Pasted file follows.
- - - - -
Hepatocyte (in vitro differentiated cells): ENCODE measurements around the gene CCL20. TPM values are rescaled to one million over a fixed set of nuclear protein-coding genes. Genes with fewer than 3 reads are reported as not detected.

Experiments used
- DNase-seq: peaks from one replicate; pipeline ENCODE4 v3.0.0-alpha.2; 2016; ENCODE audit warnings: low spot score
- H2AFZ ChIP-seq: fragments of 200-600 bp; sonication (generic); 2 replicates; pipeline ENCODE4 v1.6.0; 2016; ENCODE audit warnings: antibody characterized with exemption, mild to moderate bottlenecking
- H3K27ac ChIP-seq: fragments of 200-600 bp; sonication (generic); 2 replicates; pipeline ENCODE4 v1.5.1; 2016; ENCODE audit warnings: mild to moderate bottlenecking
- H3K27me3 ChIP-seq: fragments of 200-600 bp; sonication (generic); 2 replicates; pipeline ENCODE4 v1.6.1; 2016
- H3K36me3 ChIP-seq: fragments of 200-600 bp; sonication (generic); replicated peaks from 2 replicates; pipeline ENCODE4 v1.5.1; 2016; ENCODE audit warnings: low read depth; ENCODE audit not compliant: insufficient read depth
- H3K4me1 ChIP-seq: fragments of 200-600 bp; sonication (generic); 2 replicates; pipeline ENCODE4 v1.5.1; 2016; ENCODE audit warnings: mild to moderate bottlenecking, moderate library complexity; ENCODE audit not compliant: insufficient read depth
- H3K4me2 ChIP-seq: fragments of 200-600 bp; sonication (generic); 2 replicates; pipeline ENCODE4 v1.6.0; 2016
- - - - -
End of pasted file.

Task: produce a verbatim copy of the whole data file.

Hepatocyte (in vitro differentiated cells): ENCODE measurements around the gene CCL20. TPM values are rescaled to one million over a fixed set of nuclear protein-coding genes. Genes with fewer than 3 reads are reported as not detected.

Experiments used
- DNase-seq: peaks from one replicate; pipeline ENCODE4 v3.0.0-alpha.2; 2016; ENCODE audit warnings: low spot score
- H2AFZ ChIP-seq: fragments of 200-600 bp; sonication (generic); 2 replicates; pipeline ENCODE4 v1.6.0; 2016; ENCODE audit warnings: antibody characterized with exemption, mild to moderate bottlenecking
- H3K27ac ChIP-seq: fragments of 200-600 bp; sonication (generic); 2 replicates; pipeline ENCODE4 v1.5.1; 2016; ENCODE audit warnings: mild to moderate bottlenecking
- H3K27me3 ChIP-seq: fragments of 200-600 bp; sonication (generic); 2 replicates; pipeline ENCODE4 v1.6.1; 2016
- H3K36me3 ChIP-seq: fragments of 200-600 bp; sonication (generic); replicated peaks from 2 replicates; pipeline ENCODE4 v1.5.1; 2016; ENCODE audit warnings: low read depth; ENCODE audit not compliant: insufficient read depth
- H3K4me1 ChIP-seq: fragments of 200-600 bp; sonication (generic); 2 replicates; pipeline ENCODE4 v1.5.1; 2016; ENCODE audit warnings: mild to moderate bottlenecking, moderate library complexity; ENCODE audit not compliant: insufficient read depth
- H3K4me2 ChIP-seq: fragments of 200-600 bp; sonication (generic); 2 replicates; pipeline ENCODE4 v1.6.0; 2016